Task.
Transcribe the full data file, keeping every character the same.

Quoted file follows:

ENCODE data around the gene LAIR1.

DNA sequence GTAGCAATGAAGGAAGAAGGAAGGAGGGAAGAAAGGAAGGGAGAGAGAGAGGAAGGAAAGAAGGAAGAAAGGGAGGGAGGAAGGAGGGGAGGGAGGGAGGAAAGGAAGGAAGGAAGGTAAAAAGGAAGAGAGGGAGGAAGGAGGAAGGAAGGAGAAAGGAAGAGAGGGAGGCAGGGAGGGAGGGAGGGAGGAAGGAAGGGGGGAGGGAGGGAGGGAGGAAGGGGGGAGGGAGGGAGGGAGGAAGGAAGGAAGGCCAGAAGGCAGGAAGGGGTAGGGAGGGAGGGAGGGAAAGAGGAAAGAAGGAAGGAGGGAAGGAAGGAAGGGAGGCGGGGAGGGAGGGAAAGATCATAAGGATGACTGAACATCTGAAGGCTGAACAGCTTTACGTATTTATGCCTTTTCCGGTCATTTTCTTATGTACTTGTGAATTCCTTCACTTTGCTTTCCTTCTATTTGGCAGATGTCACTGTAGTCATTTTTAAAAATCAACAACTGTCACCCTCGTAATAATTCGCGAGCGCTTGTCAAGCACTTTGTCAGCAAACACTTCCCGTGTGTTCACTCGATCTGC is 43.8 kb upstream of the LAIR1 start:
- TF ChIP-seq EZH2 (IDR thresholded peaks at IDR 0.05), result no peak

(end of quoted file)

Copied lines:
ENCODE data around the gene LAIR1.

DNA sequence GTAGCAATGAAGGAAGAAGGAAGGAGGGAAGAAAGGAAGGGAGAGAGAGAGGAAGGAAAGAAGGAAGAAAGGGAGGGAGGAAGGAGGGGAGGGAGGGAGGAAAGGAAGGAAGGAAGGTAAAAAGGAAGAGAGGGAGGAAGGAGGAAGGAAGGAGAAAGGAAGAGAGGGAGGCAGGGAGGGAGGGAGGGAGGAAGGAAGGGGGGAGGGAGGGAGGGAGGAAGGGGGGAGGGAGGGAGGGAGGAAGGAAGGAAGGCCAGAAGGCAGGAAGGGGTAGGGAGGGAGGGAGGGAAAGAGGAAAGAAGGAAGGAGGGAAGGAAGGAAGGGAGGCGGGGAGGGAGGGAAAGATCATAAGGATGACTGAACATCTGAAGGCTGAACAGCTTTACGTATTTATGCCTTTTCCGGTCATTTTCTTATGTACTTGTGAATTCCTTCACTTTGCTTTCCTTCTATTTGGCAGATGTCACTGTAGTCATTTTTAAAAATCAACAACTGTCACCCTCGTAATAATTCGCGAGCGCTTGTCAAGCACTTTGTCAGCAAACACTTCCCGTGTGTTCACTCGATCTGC is 43.8 kb upstream of the LAIR1 start:
- TF ChIP-seq EZH2 (IDR thresholded peaks at IDR 0.05), result no peak